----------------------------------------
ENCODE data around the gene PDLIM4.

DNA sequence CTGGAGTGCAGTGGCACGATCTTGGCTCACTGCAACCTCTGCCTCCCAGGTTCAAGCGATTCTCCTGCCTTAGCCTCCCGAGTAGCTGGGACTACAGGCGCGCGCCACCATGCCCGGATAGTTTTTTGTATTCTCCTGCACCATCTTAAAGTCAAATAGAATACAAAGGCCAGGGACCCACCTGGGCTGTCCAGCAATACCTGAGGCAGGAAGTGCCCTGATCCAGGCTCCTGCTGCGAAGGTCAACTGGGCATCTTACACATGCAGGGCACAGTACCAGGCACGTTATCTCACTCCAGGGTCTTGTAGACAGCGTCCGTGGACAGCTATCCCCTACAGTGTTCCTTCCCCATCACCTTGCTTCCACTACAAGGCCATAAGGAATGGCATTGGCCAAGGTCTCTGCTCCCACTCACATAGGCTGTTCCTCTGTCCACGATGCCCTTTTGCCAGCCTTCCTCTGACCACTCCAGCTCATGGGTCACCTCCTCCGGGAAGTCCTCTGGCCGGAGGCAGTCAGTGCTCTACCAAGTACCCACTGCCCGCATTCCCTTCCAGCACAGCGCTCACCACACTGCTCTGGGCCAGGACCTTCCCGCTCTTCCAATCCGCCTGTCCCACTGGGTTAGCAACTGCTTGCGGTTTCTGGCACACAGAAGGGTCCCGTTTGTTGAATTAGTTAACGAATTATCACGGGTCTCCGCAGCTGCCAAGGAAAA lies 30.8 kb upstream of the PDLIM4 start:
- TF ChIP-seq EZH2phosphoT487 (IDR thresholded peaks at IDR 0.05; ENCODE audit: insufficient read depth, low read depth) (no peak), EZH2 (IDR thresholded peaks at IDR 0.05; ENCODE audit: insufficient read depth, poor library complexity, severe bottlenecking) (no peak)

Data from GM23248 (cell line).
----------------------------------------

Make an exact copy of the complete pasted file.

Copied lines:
ENCODE data around the gene PDLIM4.

DNA sequence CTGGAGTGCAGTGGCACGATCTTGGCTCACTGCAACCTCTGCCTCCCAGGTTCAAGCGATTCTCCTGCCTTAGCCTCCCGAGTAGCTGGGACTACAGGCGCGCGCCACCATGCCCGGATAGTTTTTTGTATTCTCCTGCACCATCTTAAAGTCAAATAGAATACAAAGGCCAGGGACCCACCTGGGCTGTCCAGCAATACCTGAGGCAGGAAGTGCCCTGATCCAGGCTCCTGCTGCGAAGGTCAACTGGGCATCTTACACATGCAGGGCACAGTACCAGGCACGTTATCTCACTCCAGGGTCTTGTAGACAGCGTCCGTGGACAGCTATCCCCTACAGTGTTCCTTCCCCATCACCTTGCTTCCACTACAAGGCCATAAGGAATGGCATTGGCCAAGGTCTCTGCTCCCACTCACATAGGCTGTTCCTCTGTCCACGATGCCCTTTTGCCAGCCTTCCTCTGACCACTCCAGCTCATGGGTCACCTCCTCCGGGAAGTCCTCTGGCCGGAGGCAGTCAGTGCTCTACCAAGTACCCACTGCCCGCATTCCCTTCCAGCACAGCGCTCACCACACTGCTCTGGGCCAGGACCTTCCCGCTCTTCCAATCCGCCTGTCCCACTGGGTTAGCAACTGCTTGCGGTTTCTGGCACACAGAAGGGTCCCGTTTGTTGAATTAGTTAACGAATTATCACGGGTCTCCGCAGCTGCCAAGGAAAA lies 30.8 kb upstream of the PDLIM4 start:
- TF ChIP-seq EZH2phosphoT487 (IDR thresholded peaks at IDR 0.05; ENCODE audit: insufficient read depth, low read depth) (no peak), EZH2 (IDR thresholded peaks at IDR 0.05; ENCODE audit: insufficient read depth, poor library complexity, severe bottlenecking) (no peak)

Data from GM23248 (cell line).